Vesuvianite is around a six and a half on the MOHS scale, which makes it a little softer than most stones.
To test this, try scratching something lower on the scale, like a glass plate, which is at a five and a half.
If the stone is able to scratch glass, then you know that it’s higher up.
Next, try scratching the stone with something above a six and a half, like a piece of quartz, which is a seven.
If the stone passes both tests, then you’ll have a very accurate reading of its hardness.
Look for the cleavage
A stone’s cleavage refers to the angle at which it breaks.
Vesuvianite has an interesting cleavage because it is very brittle, so it doesn’t cleave at a specific angle.
While usually the cleavage is something measurable, in this case, you can count on a messy cleavage to help you identify vesuvianite.
Look out for stones that look like vesuvianite
Since vesuvianite is a relatively rare gemstone, be wary of other light green stones that may take on a similar appearance.
Peridot is a crystal that shares the same yellowish-green to dark green hues as vesuvianite, so it can be difficult to tell the difference when polished.
However, in its raw state, it is easier to tell the difference.
While vesuvianite is found in more traditional-looking crystal clusters, raw peridot comes in larger spears, and is slightly less lustrous than vesuvianite.
Jade is another light green, brittle, vitreous stone that can pose as vesuvianite.
However, it can be differentiated by its lack of translucency.
Although it can become illuminated by light, it doesn’t have the same translucent sheen as vesuvianite.
Green garnet has a very similar chemical composition as vesuvianite and, as such, can take on a very similar appearance, including luster and translucency.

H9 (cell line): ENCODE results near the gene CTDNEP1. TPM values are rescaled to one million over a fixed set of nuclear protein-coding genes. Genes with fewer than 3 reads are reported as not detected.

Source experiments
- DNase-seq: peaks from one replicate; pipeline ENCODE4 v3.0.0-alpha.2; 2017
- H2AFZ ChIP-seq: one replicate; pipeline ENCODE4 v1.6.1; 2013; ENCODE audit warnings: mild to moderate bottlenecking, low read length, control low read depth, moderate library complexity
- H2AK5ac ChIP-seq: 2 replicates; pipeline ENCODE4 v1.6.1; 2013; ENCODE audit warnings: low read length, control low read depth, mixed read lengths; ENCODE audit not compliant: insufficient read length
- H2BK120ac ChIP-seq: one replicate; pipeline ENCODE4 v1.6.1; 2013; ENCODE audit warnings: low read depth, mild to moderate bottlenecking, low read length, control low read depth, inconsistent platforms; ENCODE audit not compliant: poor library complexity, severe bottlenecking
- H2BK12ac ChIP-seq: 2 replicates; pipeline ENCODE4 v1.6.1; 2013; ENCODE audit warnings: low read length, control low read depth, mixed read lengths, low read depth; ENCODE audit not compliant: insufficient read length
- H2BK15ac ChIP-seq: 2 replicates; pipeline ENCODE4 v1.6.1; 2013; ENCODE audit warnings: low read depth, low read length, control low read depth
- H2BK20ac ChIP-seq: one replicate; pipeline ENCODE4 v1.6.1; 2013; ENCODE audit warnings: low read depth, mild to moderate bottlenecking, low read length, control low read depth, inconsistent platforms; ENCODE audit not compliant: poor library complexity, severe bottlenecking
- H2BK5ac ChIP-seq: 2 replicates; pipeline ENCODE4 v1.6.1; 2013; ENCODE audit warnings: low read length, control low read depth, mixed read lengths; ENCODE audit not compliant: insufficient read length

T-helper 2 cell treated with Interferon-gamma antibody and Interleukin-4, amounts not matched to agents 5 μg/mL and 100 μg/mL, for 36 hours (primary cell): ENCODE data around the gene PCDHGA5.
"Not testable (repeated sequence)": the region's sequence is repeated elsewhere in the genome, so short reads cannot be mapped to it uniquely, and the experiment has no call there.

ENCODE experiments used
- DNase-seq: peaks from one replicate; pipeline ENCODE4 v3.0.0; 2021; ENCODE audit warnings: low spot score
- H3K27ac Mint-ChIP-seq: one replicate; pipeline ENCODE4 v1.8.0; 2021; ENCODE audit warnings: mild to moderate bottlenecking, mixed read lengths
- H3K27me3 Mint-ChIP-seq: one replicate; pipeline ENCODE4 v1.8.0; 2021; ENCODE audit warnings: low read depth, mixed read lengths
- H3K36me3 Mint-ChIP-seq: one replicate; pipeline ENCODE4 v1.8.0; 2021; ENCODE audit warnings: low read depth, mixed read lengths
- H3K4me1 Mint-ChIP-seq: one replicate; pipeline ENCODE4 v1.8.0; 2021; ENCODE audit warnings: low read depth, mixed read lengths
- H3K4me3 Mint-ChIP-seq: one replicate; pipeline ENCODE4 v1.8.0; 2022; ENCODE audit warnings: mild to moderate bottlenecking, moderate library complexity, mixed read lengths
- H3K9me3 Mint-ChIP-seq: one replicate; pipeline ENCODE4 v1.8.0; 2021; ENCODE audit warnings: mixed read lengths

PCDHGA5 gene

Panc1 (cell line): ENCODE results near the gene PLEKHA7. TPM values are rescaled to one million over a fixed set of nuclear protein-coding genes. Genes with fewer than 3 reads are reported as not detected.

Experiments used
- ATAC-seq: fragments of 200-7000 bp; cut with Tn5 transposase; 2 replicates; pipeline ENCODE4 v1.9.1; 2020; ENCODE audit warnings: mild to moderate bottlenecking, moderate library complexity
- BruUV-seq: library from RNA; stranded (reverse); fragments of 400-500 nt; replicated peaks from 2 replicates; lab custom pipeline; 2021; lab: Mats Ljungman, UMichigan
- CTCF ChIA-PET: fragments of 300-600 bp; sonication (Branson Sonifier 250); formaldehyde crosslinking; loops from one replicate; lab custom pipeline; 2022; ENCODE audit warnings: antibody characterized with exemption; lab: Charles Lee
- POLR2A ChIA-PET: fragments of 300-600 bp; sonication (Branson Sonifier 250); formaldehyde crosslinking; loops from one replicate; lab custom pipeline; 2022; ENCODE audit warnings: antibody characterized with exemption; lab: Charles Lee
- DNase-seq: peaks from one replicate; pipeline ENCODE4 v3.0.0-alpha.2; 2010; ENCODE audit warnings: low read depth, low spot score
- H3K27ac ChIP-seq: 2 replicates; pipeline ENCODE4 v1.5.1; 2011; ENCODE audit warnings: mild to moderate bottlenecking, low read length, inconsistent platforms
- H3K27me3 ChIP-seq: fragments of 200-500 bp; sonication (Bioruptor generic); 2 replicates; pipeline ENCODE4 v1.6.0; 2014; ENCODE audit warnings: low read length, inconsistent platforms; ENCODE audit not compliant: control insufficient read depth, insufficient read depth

It does have subtle differences, though.
Garnet is between a seven and seven and a half on the MOHS hardness scale, making it slightly harder than vesuvianite.
A simple scratch test can help you determine the correct hardness.
Different kinds of vesuvianite
Vesuvianite is a stone that comes in a few different forms.
Californite is one that most resembles jade and is found, predictably, in California.
In New York you can find xanteithis, which takes on more of a yellowish-green hue.
Cyprine is a rarer type of vesuvianite found in Norway that takes on more of a bluish tone, sometimes almost looking grey.
Russia houses a deep, dark green, sometimes even brown, variety called wiluite.
How to care for vesuvianite
Since vesuvianite is brittle and a little softer than most crystals, it is best to treat it with care and keep it away from other stones.
Store it outside of a jewelry box, where it can’t be easily scratched by other jewelry pieces.
Clean it gently with some water and a soft washcloth.
Vesuvianite is a remarkable stone, especially if it comes from the lava of Mt. Vesuvius.
If you are lucky enough to have one in possession, be grateful that you are able to hold a real piece of history in your hands.